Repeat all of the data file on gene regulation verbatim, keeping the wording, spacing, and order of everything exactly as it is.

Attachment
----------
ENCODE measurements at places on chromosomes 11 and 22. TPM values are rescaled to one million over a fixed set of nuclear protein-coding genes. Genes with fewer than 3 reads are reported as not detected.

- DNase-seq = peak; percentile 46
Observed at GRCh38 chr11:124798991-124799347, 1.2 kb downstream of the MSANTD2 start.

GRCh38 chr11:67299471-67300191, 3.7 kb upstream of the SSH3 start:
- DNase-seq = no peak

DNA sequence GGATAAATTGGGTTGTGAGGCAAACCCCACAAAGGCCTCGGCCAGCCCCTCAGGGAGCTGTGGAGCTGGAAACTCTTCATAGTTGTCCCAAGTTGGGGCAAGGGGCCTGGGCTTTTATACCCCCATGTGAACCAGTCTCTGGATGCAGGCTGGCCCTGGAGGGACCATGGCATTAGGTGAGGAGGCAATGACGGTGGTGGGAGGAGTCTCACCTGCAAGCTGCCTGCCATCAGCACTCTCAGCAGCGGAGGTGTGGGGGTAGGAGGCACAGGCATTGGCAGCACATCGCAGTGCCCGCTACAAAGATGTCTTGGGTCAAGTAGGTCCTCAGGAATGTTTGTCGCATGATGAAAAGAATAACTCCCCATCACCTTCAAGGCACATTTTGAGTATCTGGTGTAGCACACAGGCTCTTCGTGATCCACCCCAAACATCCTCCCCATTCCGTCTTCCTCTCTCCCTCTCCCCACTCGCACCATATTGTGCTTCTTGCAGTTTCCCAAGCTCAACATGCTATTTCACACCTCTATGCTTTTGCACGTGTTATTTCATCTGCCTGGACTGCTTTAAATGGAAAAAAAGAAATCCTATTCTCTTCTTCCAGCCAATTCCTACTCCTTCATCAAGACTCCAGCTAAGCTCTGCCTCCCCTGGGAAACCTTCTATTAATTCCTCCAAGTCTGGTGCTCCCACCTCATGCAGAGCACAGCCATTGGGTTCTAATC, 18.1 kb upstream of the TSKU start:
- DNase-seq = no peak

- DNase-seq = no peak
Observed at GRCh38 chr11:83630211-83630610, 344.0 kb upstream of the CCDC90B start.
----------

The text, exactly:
ENCODE measurements at places on chromosomes 11 and 22. TPM values are rescaled to one million over a fixed set of nuclear protein-coding genes. Genes with fewer than 3 reads are reported as not detected.

- DNase-seq = peak; percentile 46
Observed at GRCh38 chr11:124798991-124799347, 1.2 kb downstream of the MSANTD2 start.

GRCh38 chr11:67299471-67300191, 3.7 kb upstream of the SSH3 start:
- DNase-seq = no peak

DNA sequence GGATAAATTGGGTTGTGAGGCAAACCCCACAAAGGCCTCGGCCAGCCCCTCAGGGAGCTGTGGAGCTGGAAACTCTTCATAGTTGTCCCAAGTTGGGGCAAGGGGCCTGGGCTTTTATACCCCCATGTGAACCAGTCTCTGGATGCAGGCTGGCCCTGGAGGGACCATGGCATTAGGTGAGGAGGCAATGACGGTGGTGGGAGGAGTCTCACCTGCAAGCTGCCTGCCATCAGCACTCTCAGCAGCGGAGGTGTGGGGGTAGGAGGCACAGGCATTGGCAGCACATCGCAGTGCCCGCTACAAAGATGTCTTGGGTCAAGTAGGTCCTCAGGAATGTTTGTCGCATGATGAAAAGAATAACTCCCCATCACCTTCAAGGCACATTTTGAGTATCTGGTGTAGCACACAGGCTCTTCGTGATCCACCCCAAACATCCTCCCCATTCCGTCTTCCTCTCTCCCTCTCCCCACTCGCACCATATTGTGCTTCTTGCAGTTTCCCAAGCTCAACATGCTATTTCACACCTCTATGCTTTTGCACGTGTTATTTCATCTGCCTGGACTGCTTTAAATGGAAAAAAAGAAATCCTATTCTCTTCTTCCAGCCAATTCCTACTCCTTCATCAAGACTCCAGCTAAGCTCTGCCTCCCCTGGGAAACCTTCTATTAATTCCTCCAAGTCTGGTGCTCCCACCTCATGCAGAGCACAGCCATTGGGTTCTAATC, 18.1 kb upstream of the TSKU start:
- DNase-seq = no peak

- DNase-seq = no peak
Observed at GRCh38 chr11:83630211-83630610, 344.0 kb upstream of the CCDC90B start.